Strings (The Musical Instruments of the World) by Barrie Carson Turner
Reading Level: Ages 6 and up
This book has a lot of information in it but it is laid out nicely. The book introduces you to 19 stringed instruments from around the world. You will find some instruments that are familiar to you and there are others you may have never seen before. Each instrument has it’s own page so if you just want to cover the familiar ones or if you want to break the book up into different sessions it is laid out well for that. Although this book is for a little bit older child you could use it with a younger child by becoming familiar with the text and then simply point out and discuss the different instruments rather than reading it word for word.
The Violin and Other Stringed Instruments (Let’s Make Music) by Rita Storey
Reading Level: Ages 6 and up
This is a very informative book for children that would like to learn a little more about what string instruments are and how they work. Your child will learn about the different sizes of string instruments. They will learn how different string instruments are played; some plucked or strummed with fingers, while the musician uses a bow or pick on others. Your child will learn why some string instruments don’t need electricity to be played and others do. It’s a great book that gives a little more detail, as to how string instruments work, but is still very interesting.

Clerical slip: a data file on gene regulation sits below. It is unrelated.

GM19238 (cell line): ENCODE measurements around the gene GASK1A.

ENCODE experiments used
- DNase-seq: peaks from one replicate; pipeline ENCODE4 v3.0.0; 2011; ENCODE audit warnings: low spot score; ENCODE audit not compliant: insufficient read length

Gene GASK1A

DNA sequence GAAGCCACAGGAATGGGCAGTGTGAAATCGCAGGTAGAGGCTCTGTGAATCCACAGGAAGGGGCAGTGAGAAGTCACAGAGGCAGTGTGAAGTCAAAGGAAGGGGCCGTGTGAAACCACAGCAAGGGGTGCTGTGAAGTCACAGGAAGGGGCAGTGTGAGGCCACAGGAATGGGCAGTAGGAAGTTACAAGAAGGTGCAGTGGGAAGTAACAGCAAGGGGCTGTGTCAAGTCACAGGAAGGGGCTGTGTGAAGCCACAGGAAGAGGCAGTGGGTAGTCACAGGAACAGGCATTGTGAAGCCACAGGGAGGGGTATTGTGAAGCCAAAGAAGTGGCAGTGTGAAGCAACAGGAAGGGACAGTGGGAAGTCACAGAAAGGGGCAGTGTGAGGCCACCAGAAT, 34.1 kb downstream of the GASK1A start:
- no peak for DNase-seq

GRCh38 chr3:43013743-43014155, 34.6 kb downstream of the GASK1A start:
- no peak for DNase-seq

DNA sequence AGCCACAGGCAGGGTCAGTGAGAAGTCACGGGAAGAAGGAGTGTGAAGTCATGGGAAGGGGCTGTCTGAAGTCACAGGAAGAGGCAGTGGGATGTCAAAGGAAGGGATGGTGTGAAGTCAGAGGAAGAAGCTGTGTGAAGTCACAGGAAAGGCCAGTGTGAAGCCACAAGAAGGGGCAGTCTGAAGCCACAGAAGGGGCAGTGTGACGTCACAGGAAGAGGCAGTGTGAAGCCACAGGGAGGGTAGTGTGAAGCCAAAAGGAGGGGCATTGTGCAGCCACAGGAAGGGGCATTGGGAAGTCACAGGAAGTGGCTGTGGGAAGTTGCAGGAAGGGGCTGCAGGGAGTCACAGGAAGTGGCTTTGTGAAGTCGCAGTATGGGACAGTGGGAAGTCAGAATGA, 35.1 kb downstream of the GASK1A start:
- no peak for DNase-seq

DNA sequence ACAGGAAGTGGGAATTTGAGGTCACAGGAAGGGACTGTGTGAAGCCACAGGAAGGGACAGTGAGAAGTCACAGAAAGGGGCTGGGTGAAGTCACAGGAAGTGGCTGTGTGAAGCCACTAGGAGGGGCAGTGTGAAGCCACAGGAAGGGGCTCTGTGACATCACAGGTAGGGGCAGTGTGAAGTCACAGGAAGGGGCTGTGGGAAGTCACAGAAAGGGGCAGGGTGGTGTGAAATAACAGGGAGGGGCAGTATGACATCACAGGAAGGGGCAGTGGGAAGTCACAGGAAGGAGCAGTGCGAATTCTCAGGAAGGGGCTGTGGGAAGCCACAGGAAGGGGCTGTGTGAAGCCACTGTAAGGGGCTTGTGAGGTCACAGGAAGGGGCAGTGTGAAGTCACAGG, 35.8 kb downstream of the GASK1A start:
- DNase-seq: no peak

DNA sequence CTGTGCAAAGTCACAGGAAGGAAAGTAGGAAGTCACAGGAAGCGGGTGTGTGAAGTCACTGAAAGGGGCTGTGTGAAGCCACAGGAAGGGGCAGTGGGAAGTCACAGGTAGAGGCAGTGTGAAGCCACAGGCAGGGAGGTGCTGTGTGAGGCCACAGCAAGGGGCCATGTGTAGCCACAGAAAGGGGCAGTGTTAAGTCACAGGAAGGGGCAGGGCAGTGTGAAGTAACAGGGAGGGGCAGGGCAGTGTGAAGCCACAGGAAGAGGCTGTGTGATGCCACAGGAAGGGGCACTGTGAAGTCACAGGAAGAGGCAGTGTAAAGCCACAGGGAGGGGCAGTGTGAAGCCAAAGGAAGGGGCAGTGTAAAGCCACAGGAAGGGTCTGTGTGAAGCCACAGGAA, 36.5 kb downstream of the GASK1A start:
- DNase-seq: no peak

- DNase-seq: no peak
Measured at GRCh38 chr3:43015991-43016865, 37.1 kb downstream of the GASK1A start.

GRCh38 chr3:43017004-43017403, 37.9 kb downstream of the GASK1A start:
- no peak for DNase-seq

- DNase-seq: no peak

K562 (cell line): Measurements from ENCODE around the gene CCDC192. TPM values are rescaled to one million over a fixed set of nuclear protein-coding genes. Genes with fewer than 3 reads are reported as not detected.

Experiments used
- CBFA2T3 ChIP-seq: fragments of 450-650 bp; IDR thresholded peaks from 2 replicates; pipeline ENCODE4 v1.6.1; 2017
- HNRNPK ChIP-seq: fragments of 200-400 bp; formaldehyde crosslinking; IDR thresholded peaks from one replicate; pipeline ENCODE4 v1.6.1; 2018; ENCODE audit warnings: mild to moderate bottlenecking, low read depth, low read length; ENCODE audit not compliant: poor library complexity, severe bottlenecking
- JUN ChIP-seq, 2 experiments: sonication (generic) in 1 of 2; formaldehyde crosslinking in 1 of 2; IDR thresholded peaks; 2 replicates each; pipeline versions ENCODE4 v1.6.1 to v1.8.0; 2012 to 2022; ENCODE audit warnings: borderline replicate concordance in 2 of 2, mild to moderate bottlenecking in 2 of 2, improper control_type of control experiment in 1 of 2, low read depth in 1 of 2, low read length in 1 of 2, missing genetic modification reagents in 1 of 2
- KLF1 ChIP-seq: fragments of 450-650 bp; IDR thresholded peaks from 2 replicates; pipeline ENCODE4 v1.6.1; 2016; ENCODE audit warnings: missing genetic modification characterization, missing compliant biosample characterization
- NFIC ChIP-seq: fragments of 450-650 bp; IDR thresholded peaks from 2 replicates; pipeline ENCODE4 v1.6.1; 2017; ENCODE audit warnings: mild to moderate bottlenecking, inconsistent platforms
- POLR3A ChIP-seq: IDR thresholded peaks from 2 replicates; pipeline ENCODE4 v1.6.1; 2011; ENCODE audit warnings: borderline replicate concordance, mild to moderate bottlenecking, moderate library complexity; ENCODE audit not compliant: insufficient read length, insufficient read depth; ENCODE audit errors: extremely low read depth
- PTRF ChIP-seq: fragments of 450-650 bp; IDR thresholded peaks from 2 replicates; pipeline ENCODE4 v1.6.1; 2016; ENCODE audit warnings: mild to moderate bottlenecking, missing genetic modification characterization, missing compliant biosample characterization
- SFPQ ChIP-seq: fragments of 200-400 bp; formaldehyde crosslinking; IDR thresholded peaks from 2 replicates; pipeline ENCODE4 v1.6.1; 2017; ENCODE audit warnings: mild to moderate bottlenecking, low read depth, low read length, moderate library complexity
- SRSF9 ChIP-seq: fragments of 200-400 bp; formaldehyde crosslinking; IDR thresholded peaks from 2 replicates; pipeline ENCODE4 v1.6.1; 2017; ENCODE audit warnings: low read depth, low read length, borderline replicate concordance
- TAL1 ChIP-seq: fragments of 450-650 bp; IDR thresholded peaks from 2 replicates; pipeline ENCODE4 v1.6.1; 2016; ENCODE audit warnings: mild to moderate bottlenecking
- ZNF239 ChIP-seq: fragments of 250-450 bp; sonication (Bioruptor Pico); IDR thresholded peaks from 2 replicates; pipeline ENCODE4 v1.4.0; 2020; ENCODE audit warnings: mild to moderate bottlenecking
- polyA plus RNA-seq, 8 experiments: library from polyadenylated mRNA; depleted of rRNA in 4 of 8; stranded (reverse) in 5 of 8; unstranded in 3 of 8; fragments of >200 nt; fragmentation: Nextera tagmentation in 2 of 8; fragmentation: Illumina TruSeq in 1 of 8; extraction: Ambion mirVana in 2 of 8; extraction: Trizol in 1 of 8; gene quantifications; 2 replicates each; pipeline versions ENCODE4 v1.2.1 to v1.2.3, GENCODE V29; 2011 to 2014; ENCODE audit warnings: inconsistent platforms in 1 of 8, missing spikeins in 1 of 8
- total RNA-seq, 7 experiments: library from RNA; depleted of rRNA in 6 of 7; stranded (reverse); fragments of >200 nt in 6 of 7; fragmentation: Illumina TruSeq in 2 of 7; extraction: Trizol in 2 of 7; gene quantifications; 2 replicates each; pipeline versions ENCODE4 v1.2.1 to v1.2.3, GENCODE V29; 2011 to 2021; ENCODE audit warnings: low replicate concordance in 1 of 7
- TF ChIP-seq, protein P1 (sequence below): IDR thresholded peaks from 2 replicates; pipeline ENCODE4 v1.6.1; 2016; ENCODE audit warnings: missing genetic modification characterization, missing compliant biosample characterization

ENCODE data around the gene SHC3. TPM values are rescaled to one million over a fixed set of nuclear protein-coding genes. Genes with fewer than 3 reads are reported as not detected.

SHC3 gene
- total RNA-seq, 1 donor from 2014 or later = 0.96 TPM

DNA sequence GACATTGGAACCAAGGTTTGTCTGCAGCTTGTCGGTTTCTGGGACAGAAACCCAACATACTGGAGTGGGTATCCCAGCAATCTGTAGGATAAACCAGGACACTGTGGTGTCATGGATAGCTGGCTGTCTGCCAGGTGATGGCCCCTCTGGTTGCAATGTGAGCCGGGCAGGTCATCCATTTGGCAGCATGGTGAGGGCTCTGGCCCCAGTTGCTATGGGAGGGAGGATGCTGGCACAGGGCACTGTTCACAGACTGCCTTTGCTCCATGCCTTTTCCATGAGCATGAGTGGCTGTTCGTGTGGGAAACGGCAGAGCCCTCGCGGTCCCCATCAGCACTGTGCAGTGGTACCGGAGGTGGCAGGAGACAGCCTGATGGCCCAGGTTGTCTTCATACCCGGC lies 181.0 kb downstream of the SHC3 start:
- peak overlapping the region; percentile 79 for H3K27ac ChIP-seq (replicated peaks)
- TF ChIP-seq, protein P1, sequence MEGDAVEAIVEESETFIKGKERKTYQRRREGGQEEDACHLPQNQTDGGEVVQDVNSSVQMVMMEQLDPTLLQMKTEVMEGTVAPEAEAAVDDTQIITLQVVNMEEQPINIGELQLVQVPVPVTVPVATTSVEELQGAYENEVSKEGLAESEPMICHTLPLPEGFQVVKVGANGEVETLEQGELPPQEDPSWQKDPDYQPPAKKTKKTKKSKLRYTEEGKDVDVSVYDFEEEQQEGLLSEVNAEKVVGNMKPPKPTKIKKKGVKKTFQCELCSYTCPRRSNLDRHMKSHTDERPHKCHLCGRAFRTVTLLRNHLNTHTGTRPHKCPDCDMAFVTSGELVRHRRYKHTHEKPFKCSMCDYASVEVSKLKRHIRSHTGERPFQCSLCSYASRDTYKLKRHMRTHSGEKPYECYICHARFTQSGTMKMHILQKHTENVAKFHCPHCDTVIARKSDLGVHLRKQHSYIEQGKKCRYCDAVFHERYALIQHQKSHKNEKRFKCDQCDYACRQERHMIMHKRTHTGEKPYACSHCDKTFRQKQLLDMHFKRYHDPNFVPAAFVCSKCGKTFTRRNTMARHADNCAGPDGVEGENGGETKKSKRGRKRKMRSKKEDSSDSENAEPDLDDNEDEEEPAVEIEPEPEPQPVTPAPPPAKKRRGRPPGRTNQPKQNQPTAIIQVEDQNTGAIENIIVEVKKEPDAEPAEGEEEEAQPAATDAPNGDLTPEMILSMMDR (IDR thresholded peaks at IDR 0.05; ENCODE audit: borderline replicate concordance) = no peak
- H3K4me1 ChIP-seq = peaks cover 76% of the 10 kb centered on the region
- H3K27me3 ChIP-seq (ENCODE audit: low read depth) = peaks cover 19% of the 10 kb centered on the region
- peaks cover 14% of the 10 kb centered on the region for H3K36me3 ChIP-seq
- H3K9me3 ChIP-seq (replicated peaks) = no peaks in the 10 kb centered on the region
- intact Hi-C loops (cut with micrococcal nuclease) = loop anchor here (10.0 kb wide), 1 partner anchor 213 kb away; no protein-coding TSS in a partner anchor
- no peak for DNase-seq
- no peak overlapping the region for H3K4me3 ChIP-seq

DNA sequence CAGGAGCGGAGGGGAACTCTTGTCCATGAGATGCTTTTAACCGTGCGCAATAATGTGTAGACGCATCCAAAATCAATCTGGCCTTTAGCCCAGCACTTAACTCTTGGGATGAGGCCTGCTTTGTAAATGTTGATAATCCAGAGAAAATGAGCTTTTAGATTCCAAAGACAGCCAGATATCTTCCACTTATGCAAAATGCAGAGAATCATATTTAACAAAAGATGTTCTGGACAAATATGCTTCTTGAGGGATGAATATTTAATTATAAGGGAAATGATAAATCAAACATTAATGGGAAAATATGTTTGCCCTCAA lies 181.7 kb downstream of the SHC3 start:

Shannon from Mamamusing shares some fun online games:
Now that you have introduced your children to some of the various instrument families in the orchestra, you may want to visit The Young Person’s Guide to the Orchestra. This is a website created by Carnegie Hall which is a wonderfully FREE interactive online game for young children to explore and learn more about the various instruments of the orchestra. You will need to use a computer, because the game requires Adobe Flash, which you can download for free (if you don’t already have this utility installed on your computer).
There is also a wonderful set of books for children ages 4 to 8 years old that helps them learn different musical concepts. Along with the books the author, Sharon Burch, has a website with coloring pages and games for your child to enjoy and enhance their learning experience: Freddie the Frog Games and Coloring Pages